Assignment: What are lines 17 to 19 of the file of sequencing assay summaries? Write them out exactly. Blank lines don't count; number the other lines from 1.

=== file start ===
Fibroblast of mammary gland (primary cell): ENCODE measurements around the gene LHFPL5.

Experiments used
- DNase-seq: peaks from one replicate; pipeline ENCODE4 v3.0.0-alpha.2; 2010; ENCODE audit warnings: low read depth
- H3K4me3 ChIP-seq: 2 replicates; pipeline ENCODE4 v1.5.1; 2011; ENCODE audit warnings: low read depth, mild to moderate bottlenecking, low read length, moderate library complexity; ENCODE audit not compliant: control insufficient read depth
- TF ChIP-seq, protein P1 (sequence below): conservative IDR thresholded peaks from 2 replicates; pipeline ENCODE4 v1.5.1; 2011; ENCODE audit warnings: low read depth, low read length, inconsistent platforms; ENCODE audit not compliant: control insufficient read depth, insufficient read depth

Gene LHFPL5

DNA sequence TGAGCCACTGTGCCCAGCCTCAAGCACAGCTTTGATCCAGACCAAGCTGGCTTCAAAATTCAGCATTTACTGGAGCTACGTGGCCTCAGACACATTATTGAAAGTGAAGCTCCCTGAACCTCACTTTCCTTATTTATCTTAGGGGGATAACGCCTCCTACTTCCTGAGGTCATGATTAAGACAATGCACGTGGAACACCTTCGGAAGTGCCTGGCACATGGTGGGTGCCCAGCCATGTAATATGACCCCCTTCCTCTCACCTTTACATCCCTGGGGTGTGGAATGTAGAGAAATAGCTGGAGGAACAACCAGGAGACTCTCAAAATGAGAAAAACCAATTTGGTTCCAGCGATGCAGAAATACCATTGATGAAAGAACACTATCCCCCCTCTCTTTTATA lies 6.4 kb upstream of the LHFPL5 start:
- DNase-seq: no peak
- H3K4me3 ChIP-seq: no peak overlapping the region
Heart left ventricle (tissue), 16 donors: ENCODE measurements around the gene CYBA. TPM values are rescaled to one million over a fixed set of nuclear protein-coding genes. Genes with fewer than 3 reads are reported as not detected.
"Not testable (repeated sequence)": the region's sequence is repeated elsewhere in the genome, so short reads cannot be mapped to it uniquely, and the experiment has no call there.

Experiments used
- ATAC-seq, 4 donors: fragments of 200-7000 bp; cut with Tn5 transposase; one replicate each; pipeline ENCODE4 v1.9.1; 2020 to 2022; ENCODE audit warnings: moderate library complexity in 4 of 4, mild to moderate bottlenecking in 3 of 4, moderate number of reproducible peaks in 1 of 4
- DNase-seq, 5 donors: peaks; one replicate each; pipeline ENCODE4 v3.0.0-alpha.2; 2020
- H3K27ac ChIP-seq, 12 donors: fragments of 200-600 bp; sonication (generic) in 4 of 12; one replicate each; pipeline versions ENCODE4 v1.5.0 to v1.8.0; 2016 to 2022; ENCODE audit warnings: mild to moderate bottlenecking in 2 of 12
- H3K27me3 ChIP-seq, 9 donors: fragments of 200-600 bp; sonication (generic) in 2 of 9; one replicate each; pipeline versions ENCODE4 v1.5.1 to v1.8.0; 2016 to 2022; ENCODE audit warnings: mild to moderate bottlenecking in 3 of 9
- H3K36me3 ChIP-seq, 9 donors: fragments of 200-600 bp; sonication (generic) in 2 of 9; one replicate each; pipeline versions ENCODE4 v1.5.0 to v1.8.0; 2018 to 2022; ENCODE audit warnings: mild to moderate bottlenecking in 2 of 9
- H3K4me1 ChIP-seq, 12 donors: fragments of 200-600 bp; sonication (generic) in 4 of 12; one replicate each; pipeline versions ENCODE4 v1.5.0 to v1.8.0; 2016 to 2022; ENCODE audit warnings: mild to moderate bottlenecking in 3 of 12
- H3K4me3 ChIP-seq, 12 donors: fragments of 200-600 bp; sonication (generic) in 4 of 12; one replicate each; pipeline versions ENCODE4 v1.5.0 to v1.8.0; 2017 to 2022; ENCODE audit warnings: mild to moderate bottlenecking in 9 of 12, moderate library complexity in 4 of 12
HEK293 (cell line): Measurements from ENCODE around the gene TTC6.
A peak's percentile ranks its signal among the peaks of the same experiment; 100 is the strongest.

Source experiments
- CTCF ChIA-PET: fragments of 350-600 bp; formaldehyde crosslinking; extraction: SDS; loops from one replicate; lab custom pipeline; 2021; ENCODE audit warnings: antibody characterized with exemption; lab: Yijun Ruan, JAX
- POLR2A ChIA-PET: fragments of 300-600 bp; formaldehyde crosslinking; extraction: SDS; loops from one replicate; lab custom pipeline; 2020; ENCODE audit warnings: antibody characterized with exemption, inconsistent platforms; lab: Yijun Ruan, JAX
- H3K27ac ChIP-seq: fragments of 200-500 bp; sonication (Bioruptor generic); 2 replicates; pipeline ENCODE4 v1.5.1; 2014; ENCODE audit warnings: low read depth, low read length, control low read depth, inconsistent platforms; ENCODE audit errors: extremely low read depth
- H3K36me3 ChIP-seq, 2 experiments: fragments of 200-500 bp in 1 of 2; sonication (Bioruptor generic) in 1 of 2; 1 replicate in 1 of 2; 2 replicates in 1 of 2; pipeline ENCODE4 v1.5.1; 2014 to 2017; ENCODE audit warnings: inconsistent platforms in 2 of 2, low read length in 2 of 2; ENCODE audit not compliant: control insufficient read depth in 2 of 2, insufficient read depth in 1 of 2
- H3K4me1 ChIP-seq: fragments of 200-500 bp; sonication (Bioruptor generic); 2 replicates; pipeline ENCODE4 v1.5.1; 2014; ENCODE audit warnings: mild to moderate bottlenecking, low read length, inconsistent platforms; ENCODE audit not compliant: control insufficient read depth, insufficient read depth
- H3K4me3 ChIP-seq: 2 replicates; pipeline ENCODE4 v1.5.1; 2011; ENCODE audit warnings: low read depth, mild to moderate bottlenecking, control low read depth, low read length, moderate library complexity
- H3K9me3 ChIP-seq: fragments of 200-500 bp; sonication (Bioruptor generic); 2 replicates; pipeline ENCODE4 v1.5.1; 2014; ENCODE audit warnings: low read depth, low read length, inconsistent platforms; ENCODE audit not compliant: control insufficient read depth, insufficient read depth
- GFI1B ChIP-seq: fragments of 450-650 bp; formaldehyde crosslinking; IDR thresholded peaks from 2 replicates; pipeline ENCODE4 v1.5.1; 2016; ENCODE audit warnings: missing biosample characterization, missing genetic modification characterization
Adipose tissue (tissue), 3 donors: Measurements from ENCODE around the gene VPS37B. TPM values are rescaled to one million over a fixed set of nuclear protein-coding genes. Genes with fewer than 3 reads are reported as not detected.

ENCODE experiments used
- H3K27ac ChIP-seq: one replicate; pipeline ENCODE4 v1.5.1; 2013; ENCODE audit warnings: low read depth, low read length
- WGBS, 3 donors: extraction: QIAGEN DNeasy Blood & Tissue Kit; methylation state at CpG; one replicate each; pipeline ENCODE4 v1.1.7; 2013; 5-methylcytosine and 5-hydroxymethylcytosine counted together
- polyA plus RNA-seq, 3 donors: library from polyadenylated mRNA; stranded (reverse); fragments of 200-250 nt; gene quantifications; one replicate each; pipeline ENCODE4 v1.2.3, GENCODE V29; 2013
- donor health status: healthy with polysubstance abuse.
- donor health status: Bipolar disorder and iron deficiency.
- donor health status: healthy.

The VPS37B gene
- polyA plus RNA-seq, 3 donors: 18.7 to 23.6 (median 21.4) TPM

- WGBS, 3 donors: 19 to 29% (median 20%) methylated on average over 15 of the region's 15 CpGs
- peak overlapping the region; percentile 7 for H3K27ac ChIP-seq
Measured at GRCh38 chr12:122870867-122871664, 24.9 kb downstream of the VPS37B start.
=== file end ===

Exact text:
- H3K36me3 ChIP-seq, 9 donors: fragments of 200-600 bp; sonication (generic) in 2 of 9; one replicate each; pipeline versions ENCODE4 v1.5.0 to v1.8.0; 2018 to 2022; ENCODE audit warnings: mild to moderate bottlenecking in 2 of 9
- H3K4me1 ChIP-seq, 12 donors: fragments of 200-600 bp; sonication (generic) in 4 of 12; one replicate each; pipeline versions ENCODE4 v1.5.0 to v1.8.0; 2016 to 2022; ENCODE audit warnings: mild to moderate bottlenecking in 3 of 12
- H3K4me3 ChIP-seq, 12 donors: fragments of 200-600 bp; sonication (generic) in 4 of 12; one replicate each; pipeline versions ENCODE4 v1.5.0 to v1.8.0; 2017 to 2022; ENCODE audit warnings: mild to moderate bottlenecking in 9 of 12, moderate library complexity in 4 of 12